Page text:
Madigan made... some basic gardening tips.
It is the day after Mother's Day.
'Round here (PA) that typically marks the time of year when it is 'safe' to start planting your annual flowers so they do not get frostbite.
The picture above is one of my pots from last year. (I took the pic when I just started blogging, but I did not get around to show you till now.)
My goal every year is to keep the gardening plan simple. My other goal is not to kill
Before you read this you should know:
Don't let the above lush pictures fool you. I am not a very good gardener. Far from it.
In fact, I have a bit of a black thumb. (at least with vegetables) I bumble along and pretend like I know what I'm doing (kinda like blogging).
Below are some very basic lessons for gardening. If you are a new homeowner, new to gardening or just want some sage reminders, these tips might interest you.
My focus today is on maintaining landscaping beds/pots and annual flowers (the pretty stuff). I do not cover lawn care... but you don't want my advice there. (Read: I know nothing.)
I've made every. single. one. of these mistakes before.
And I have a few pictures to prove it.
Learn from my garden FAILS.
Things NOT do in your garden:
1. Do not forget to put down weed preventer.
Put down weed preventer in early spring.
Follow the directions on the bottle for the best time where you live. But use it! It works. If you forget - you can foresee a lot of gnarly weeds that need your attention.
2. Do not mulch your beds first.
Mulch after you plant annuals. You spent all that time laying down a beautiful bed of mulch... Now you go plant flowers in it and mess it up! You have move the mulch around and the topsoil will mix in an possibly be visible. Unless you are super careful, the result can look messy. Putting your mulch around flowers is so much easier.
3. Do not forget to read the plant label.
Read. No really, read!
It sounds simple - but you know those little tags stuck in the pots? Read them! They tell you how big a plant will get... but even more importantly what kind of light the plant needs. Don't buy a plant just because it is cute. Know what kind of light your area gets and buy plants accordingly.
4. Do not buy every single color flower at the store.
Keep the color scheme of your annual flowers simple. Resist the urge to buy a bunch of different colored flowers. I know they are cute, but you don't want your yard to look like a circus.
I learned this lesson from my one SIL. Her yard is beautiful in the summer. She picks one color (red, pink, purple) and ALL her annual flowers are that color around the house and in her pots. The result is both dramatic and elegant. If you must use more than one color, try and limit it to 2-3 colors. It will keep everything cohesive around your house.
Last year I planted a bunch of pink flowers. I'm still not sure what I'm going to do this year.
5. Do not prune your bushes in the middle of summer.
Prune back perennial bushes in the spring and fall, NOT in the hot summer. Use the Internet to find out when is the best time to trim that particular species.
Yeah - hack away at your bushes when the weather is cooler and won't put a strain on your plants. It's just plain mean to bother them in the summer.
6. Do not fall for garden gimmicks.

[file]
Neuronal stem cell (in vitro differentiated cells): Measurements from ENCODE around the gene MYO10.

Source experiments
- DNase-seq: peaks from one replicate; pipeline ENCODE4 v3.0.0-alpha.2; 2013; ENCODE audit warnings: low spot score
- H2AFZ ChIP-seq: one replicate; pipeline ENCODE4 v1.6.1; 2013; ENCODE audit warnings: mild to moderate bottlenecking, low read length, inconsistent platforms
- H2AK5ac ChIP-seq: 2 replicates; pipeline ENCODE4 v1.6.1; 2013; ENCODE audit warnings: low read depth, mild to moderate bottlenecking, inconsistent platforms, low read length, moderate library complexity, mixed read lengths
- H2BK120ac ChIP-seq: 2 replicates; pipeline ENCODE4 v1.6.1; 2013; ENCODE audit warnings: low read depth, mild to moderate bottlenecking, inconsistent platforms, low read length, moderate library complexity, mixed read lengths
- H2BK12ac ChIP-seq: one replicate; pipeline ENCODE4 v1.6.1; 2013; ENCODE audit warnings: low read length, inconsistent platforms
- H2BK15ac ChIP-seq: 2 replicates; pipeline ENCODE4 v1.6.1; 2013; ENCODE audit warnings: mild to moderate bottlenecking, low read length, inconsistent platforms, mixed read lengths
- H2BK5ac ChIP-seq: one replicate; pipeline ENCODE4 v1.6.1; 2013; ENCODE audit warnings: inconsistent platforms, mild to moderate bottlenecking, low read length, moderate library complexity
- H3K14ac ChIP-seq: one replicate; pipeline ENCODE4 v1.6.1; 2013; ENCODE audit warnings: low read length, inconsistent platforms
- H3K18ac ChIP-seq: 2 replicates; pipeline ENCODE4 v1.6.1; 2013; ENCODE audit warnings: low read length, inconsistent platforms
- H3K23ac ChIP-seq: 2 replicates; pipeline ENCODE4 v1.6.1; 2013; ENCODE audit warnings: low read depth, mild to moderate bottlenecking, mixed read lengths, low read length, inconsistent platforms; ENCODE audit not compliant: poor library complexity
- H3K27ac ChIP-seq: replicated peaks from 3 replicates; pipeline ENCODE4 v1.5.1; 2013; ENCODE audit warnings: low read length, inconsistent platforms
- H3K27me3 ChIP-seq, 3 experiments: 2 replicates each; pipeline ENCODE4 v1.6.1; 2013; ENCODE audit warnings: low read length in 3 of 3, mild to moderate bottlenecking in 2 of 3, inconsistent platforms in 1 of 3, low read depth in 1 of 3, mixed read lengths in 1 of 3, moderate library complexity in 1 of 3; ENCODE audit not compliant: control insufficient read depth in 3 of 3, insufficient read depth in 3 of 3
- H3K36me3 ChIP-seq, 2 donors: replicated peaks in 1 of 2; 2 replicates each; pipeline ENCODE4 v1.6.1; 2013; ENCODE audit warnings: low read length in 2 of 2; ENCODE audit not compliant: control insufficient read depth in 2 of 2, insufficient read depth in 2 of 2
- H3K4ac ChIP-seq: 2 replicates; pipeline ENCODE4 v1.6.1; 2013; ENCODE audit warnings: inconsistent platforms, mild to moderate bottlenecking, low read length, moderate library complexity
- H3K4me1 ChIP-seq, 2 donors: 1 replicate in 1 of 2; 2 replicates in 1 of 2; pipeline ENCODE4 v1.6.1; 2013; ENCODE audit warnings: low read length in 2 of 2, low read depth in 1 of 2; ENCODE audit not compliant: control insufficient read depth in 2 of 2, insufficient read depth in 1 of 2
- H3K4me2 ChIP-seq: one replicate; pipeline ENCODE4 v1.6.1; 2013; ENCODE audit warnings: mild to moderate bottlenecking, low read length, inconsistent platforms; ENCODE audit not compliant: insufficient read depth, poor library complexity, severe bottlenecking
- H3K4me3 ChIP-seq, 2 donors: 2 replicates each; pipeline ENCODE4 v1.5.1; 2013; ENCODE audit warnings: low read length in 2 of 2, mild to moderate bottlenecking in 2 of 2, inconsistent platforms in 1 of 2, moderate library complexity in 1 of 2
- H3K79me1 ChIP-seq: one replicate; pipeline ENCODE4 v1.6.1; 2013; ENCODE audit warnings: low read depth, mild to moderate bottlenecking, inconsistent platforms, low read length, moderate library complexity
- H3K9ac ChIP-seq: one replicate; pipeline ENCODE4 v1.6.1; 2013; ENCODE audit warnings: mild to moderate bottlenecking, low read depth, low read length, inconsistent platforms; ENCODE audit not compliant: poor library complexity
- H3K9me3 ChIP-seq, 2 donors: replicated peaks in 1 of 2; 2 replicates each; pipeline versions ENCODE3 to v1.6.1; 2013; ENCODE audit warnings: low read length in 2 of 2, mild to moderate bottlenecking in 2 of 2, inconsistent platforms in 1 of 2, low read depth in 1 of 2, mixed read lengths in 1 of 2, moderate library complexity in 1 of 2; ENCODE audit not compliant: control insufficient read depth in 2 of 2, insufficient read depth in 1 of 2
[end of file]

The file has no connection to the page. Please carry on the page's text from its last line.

Pretty water globes look pretty. But pretty water globes do not water soil.
I bought about 4 of these from an infomercial. They do not water stuff very well.
But I thought they were still pretty.
Then my brother said they looked like something from outer space.
You be the judge:
7. Do not forget to water those pots.
Hanging baskets and pots dry out fast. Super-duper fast.
Seems self explanatory to water, right? Yeah, apparently I did not get the memo.
Water your hanging baskets. Regularly.
8. Do not fall for the high maintenance cutie.
Find out how much work that little plant is going to be before you take it home.
I now tend to plant annual flowers and plants that are low maintenance. Impatiens are really hard to kill and they like the shade. (perfect for my needs) Hostas can be planted upside down in clay and they'll grow. Well, almost. I split my hostas and plant them everywhere.
Also, be wary of the plant that needs to be routinely dead-headed. (Doesn't that sound so barbaric?) Last year, despite the fact that I was told that wave petunias do not need to be dead-headed, I still plucked the blooms. But they eventually stopped flowering... and died. I blame the brutal July heat. (or it could also be because I did not follow rule #7. Oops.)
9. Do not buy little baby plants.
If you want great color and impact now... purchase hanging baskets and plant them in the ground. Hanging baskets are typically mature plants with lush and full blooms already. It is a little trick a lot of gardeners use. I've been lucky the past few years. The time of year I go Lowes and Home Depot for flowers, they have racks of some of their hanging baskets on clearance. (probably leftover from Easter and Mother's Day) It is cheaper in the long run vs. buying flats of little impatiens. AND I get to go home and pop them in the ground for instant impact.
10. Do not force a plant to grow where it can't.
Again, this goes back to reading the plant label. If the label says it needs full sun, that does not mean: "plant in a pot on your shady deck". If your yard does not have a lot of sun for veggies (they need a lot), buy summer tomatoes from a farm stand instead. After my attempt at growing tomatoes last year, I'm planning to do just that!
Fortunately, I learn from my mistakes. Well, sorta. Remembering to water every day is still a mental block for me some days. But in general, I am not a repeat offender.
And to the dear plants that did not survive my novice gardening attempts: I am so sorry.
Please join me at the following link parties:
And Kate's Home May'd Outdoor Link Party for the Spring/Summer on 5/17!